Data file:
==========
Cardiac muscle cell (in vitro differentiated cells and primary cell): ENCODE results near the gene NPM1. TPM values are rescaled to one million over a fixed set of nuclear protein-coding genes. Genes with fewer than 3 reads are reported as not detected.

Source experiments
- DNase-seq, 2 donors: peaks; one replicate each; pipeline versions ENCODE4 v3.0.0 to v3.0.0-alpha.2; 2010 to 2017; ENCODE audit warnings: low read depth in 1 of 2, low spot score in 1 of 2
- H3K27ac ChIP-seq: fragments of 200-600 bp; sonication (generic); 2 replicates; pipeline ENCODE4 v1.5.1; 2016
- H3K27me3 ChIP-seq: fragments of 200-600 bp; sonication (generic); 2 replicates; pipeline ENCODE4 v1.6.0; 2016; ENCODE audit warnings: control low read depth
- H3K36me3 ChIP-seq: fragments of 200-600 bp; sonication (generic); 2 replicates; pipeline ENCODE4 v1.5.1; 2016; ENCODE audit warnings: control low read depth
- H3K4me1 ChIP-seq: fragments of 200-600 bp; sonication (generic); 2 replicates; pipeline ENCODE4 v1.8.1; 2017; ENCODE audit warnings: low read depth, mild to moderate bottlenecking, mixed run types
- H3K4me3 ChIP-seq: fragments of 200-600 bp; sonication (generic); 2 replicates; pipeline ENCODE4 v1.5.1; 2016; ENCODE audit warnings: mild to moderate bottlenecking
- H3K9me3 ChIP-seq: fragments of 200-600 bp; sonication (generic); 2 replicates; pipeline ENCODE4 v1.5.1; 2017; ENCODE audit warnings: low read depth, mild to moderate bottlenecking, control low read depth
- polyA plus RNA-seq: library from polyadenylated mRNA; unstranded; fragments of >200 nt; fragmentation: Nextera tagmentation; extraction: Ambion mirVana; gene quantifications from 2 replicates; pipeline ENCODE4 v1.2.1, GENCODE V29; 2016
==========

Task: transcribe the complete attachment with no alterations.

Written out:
Cardiac muscle cell (in vitro differentiated cells and primary cell): ENCODE results near the gene NPM1. TPM values are rescaled to one million over a fixed set of nuclear protein-coding genes. Genes with fewer than 3 reads are reported as not detected.

Source experiments
- DNase-seq, 2 donors: peaks; one replicate each; pipeline versions ENCODE4 v3.0.0 to v3.0.0-alpha.2; 2010 to 2017; ENCODE audit warnings: low read depth in 1 of 2, low spot score in 1 of 2
- H3K27ac ChIP-seq: fragments of 200-600 bp; sonication (generic); 2 replicates; pipeline ENCODE4 v1.5.1; 2016
- H3K27me3 ChIP-seq: fragments of 200-600 bp; sonication (generic); 2 replicates; pipeline ENCODE4 v1.6.0; 2016; ENCODE audit warnings: control low read depth
- H3K36me3 ChIP-seq: fragments of 200-600 bp; sonication (generic); 2 replicates; pipeline ENCODE4 v1.5.1; 2016; ENCODE audit warnings: control low read depth
- H3K4me1 ChIP-seq: fragments of 200-600 bp; sonication (generic); 2 replicates; pipeline ENCODE4 v1.8.1; 2017; ENCODE audit warnings: low read depth, mild to moderate bottlenecking, mixed run types
- H3K4me3 ChIP-seq: fragments of 200-600 bp; sonication (generic); 2 replicates; pipeline ENCODE4 v1.5.1; 2016; ENCODE audit warnings: mild to moderate bottlenecking
- H3K9me3 ChIP-seq: fragments of 200-600 bp; sonication (generic); 2 replicates; pipeline ENCODE4 v1.5.1; 2017; ENCODE audit warnings: low read depth, mild to moderate bottlenecking, control low read depth
- polyA plus RNA-seq: library from polyadenylated mRNA; unstranded; fragments of >200 nt; fragmentation: Nextera tagmentation; extraction: Ambion mirVana; gene quantifications from 2 replicates; pipeline ENCODE4 v1.2.1, GENCODE V29; 2016